Holcim Chairman Rolf Soiron (L) shakes hands with Lafarge CEO Bruno Lafont, who will become CEO of LafargeHolcim, as they attend a news conference in Paris, April 7, 2014. Reuters/Christian Hartmann

France's Lafarge SA (EPA:LG) and Switzerland's Holcim Ltd. (VTX:HOLN), the giant cement makers whose proposed $50 billion combination is worrying European antitrust regulators, on Monday released a list of properties they are willing to sell to assuage such concerns.

The list of proposed divestments, which include all of Lafarge's German operations and nearly all of Holcim's French assets, aim to ease concerns that the combination of the two companies, which will control an estimated 60 percent of the global market, will give the new entity massive pricing power.

Many of the assets listed as being available for divestment are in Europe: Lafarge's Mannersdorf cement plant in Austria; Holcim's assets in metropolitan France except for its Altkirch cement plant and aggregates and readymix sites in the Haut-Rhin market; Lafarge's assets on Reunion Island, except for its stake in Ciments de Bourbon; Lafarge's German assets; Holcim's operating assets in Hungary; Lafarge's Romanian assets; Holcim's Serbian properties; and Larfarge Tarmac assets in the U.K., with the possible exception of one cement plant.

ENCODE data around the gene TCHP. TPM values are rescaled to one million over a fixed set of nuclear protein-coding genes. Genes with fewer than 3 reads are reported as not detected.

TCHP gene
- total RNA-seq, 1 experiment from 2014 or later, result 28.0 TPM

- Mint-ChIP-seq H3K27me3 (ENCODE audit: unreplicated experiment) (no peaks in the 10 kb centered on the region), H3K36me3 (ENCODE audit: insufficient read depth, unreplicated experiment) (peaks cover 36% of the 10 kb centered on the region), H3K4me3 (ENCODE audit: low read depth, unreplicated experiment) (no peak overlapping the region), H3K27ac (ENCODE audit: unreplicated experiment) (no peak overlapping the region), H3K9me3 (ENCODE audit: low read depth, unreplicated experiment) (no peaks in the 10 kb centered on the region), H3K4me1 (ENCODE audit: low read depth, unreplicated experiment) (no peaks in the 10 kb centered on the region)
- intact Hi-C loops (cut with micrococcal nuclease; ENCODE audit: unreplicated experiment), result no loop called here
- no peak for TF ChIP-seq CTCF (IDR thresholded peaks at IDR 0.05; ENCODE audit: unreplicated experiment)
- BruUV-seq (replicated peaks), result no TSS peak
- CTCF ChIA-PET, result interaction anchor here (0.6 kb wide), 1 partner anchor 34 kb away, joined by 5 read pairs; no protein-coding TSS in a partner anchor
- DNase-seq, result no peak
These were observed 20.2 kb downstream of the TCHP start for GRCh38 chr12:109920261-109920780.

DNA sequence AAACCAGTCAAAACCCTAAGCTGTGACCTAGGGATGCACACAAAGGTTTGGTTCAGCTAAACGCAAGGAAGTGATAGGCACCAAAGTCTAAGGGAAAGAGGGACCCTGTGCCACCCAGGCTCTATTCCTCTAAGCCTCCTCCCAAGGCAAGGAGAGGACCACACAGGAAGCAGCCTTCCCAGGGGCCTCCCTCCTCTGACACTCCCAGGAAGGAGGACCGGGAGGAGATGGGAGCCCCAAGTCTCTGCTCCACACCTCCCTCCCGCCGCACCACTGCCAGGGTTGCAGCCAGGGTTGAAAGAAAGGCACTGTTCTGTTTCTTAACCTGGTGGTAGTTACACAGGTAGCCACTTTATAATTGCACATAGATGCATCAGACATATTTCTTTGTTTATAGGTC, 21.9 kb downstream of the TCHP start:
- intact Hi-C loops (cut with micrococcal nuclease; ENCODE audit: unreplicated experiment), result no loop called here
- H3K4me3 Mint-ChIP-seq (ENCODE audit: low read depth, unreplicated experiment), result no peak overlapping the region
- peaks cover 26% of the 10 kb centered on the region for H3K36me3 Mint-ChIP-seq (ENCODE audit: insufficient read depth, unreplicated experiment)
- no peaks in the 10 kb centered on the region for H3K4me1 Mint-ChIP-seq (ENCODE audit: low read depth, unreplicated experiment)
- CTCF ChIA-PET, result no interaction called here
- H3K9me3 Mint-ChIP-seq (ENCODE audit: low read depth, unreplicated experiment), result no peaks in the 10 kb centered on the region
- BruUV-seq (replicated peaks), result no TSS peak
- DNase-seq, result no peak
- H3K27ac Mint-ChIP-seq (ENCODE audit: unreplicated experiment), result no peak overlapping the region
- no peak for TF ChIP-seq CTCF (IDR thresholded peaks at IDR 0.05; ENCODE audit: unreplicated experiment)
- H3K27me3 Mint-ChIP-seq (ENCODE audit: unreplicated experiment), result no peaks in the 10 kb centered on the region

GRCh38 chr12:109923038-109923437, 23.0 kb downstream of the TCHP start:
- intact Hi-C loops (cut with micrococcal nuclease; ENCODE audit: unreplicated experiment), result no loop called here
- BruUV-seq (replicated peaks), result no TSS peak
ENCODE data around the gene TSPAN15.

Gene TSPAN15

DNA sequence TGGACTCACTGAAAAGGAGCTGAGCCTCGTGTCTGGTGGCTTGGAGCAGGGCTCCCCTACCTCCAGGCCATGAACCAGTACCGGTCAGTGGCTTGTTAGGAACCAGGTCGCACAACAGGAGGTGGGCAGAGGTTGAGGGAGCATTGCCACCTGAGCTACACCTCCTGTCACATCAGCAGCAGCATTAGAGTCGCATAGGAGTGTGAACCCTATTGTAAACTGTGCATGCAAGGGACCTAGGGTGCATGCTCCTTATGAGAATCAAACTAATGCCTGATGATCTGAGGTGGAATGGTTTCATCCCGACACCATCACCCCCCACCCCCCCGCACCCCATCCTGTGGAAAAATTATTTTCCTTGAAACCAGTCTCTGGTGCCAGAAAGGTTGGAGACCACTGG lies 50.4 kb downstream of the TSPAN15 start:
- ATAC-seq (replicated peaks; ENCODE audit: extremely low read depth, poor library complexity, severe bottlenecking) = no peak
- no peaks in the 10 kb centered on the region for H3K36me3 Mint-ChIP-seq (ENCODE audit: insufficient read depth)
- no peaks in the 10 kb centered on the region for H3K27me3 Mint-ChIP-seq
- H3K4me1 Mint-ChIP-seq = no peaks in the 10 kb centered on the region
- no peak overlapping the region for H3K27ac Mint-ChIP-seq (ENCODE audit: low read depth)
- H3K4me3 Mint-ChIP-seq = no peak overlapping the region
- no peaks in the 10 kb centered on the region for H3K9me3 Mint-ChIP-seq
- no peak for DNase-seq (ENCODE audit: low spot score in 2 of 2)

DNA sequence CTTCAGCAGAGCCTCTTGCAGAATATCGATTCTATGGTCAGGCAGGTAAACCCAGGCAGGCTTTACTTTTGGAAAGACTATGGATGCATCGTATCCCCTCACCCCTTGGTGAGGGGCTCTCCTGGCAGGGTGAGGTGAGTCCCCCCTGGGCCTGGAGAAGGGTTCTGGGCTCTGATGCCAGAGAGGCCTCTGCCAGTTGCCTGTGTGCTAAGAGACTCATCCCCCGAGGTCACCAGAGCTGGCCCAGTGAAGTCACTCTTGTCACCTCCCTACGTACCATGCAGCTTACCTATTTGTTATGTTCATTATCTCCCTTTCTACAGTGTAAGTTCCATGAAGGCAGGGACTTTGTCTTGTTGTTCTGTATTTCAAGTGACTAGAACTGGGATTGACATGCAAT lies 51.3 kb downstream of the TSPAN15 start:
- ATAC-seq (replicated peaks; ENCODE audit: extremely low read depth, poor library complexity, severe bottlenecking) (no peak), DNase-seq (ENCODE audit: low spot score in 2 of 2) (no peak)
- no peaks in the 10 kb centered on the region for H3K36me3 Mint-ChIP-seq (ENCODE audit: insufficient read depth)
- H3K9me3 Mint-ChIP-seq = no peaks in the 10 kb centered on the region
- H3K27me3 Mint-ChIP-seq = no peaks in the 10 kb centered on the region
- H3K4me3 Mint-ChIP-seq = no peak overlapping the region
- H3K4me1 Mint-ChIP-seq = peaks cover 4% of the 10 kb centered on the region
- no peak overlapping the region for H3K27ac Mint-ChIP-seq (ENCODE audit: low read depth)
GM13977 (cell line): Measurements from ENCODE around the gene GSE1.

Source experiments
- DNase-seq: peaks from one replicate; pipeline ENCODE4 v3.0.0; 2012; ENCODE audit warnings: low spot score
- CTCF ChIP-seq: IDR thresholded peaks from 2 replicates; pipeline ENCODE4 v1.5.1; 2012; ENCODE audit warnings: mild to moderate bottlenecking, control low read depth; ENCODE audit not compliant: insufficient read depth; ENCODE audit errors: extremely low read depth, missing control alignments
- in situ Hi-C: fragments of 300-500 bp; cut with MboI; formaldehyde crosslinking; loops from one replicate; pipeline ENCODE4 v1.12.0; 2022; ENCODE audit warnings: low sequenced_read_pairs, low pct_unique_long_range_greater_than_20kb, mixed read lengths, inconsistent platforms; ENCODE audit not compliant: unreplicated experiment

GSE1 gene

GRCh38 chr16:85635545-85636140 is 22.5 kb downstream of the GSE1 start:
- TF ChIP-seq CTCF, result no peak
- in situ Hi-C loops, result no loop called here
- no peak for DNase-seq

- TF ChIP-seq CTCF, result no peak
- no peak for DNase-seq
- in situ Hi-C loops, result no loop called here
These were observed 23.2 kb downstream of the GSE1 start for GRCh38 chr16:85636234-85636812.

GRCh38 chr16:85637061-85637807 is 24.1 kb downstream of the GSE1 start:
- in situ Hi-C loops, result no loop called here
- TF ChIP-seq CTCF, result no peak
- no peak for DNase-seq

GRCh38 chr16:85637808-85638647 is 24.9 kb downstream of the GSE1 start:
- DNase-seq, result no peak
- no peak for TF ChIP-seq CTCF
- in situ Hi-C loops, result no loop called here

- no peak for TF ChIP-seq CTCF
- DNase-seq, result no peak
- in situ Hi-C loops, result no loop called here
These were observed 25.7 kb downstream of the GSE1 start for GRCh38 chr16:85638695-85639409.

The assets listed generate more than $4 billion in revenue, according to the Wall Street Journal.

Holcim and Lafarge reportedly need to lose assets worth nearly 5 billion euros ($6.80 billion) to get the approval for their merger, Reuters reported.

“We have received a lot of interest, which is above expectations if I listen to our bankers,” Bruno Lafont, Lafarge’s CEO, told Bloomberg, adding: “It’s the first time in the history of the industry that such a large number of assets is for sale to anticipate the requirements of the regulatory authorities.”

"This list represents most of the assets that both companies consider divesting as part of the planned merger. Other divestments will be unveiled in due time," Bernard Fontana, the CEO of Holcim, told Reuters, adding that both the companies plan to apply to the European regulators this summer.